After three years of dedicated work, we're deeply gratified to reach this major milestone. At the same time, we'd like to acknowledge the wonderful support that we've received over the years from the worker cooperative community at the local, regional and national levels. If not for meeting the great folks at the Eastern Conference for Workplace Democracy, the National Worker Cooperative Conference, Green Worker Cooperatives, and the NYC Network of Worker Cooperatives, we sincerely don't believe that this dream would have become a reality. We'd also like to recognize the good faith extended to us by our lawyer Jenny Kassan at Cutting Edge Capital.
In our experience, worker cooperators are often slightly startled at the thought of "going public." There are certainly good reasons for concern. However, some worker-controlled enterprises have successfully negotiated the complications of outside investment. To take one outstanding example, Equal Exchange issued worker coop stock to 500 investors in Massachusetts.
In short, it is our imperative that voting control and profit remain in the hands of workers. For us, to quote David Ellerman, these are the "two legs" of worker ownership. At the same time, we don't believe that outside investment necessarily interferes with worker control—in principle or in practice.
Finally, if worker control is to have any substantial impact on the economy—and on the manner in which we live our everyday lives—we suspect that worker cooperatives will need to interact with capital markets. Worker-owner investments, outside donations, and bank loans are very powerful tools. However, to achieve a true cooperative commonwealth, to grow our worker coops from wonderful little pizza shops and cleaning coops into multi-million dollar nationwide enterprises, we think it likewise essential to expand our tool set.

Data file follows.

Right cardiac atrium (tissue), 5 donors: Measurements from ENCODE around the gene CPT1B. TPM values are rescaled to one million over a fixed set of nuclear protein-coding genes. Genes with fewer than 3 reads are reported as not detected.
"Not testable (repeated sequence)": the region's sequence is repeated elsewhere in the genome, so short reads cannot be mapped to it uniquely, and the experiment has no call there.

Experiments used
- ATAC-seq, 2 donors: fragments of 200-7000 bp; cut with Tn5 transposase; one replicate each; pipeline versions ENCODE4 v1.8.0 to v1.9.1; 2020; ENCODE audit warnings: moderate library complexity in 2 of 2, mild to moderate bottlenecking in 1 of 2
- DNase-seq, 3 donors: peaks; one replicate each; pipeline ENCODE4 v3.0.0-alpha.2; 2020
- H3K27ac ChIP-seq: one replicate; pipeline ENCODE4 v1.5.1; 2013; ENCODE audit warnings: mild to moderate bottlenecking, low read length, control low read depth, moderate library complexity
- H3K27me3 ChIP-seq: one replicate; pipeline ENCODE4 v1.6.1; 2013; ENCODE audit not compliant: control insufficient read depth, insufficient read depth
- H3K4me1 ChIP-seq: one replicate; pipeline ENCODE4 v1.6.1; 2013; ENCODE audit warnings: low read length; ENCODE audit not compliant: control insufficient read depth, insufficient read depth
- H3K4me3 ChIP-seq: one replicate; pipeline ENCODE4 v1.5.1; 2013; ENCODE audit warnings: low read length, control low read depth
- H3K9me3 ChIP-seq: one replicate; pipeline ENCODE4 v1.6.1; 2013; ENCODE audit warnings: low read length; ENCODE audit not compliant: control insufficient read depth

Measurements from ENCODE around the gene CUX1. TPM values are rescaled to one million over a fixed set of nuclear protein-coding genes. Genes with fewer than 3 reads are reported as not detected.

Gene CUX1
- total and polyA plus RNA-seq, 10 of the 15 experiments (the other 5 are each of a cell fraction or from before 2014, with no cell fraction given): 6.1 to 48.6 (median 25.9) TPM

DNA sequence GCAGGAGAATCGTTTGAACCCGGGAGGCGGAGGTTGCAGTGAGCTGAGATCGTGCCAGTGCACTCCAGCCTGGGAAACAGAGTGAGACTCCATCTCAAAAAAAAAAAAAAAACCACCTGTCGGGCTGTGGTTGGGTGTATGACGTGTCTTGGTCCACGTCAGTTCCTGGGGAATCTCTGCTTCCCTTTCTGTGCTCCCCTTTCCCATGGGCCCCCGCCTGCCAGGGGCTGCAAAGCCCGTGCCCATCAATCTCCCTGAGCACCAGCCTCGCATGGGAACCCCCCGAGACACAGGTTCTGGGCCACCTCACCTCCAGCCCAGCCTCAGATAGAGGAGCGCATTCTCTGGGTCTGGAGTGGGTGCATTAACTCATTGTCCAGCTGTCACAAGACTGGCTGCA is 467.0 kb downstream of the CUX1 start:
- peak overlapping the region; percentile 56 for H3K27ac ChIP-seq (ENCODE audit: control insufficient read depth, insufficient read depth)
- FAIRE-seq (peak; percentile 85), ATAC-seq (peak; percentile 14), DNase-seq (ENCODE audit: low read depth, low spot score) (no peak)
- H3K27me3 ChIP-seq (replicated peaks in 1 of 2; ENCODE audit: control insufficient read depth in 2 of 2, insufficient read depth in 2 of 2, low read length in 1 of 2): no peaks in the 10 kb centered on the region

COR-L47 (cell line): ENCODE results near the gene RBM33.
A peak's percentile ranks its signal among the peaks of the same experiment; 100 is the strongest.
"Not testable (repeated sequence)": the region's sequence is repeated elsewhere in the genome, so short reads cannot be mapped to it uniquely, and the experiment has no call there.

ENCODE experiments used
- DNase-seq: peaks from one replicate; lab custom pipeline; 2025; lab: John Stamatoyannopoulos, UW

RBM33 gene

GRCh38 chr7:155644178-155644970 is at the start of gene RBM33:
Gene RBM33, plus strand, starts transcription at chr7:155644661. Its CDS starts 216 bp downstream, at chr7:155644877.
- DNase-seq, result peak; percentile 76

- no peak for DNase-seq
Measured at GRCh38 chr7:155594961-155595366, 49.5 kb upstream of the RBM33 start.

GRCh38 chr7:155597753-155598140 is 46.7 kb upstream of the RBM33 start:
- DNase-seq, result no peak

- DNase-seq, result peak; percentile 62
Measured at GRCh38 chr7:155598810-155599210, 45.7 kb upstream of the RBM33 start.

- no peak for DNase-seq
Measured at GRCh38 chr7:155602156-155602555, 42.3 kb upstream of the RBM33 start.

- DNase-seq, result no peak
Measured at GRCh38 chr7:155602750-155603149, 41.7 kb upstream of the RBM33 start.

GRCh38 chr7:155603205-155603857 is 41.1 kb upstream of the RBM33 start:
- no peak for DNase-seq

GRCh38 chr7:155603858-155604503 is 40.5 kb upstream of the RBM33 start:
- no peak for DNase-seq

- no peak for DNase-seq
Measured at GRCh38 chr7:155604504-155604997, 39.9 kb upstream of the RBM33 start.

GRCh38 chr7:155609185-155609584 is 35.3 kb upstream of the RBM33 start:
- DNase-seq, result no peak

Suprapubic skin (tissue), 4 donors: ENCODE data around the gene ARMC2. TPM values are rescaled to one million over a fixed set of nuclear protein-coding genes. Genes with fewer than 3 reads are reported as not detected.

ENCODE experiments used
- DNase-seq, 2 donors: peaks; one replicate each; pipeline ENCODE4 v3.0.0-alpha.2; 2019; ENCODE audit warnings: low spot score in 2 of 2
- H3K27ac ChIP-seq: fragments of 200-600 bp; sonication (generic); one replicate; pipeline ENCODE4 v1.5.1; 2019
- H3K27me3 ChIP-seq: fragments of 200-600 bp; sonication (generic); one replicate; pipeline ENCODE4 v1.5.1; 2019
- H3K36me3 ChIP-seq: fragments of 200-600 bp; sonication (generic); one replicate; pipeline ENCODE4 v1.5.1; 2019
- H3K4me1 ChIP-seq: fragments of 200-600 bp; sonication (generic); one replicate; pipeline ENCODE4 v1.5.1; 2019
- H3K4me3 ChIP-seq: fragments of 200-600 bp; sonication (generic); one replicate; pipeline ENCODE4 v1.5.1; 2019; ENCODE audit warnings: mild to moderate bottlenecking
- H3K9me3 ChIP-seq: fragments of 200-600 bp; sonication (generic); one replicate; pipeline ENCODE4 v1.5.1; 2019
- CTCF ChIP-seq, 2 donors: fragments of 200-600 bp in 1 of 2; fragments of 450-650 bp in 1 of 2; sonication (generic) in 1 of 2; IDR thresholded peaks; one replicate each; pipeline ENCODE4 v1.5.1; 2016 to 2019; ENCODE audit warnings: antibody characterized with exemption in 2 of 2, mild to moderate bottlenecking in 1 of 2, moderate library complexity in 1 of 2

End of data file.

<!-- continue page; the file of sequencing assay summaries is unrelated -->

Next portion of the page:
That being said, Workers Diner's direct public offering is merely one experiment. At most, it will make available one new tool for worker cooperators and developers. In that spirit of experimentation, and guided by a common moral sense that human servitude is ignoble at best, and physically and psychologically devastating in its worst instances, we hope that you will continue to support us—by word of mouth, through social media, and with your well wishes.
If you do live in New York or Connecticut, and you are 18 or over, then please also consider whether you would like to make a personal investment in the future of Workers Diner. To purchase shares, simply: 1) view our prospectus and 2) complete your purchase electronically. Shares are $25 each, with a four share minimum.
If you have further questions, or if you would like to find out how else you can help, please email us or call (212) 678-2397.
And please stay tuned for details about our upcoming May Day launch party at the Brecht Forum!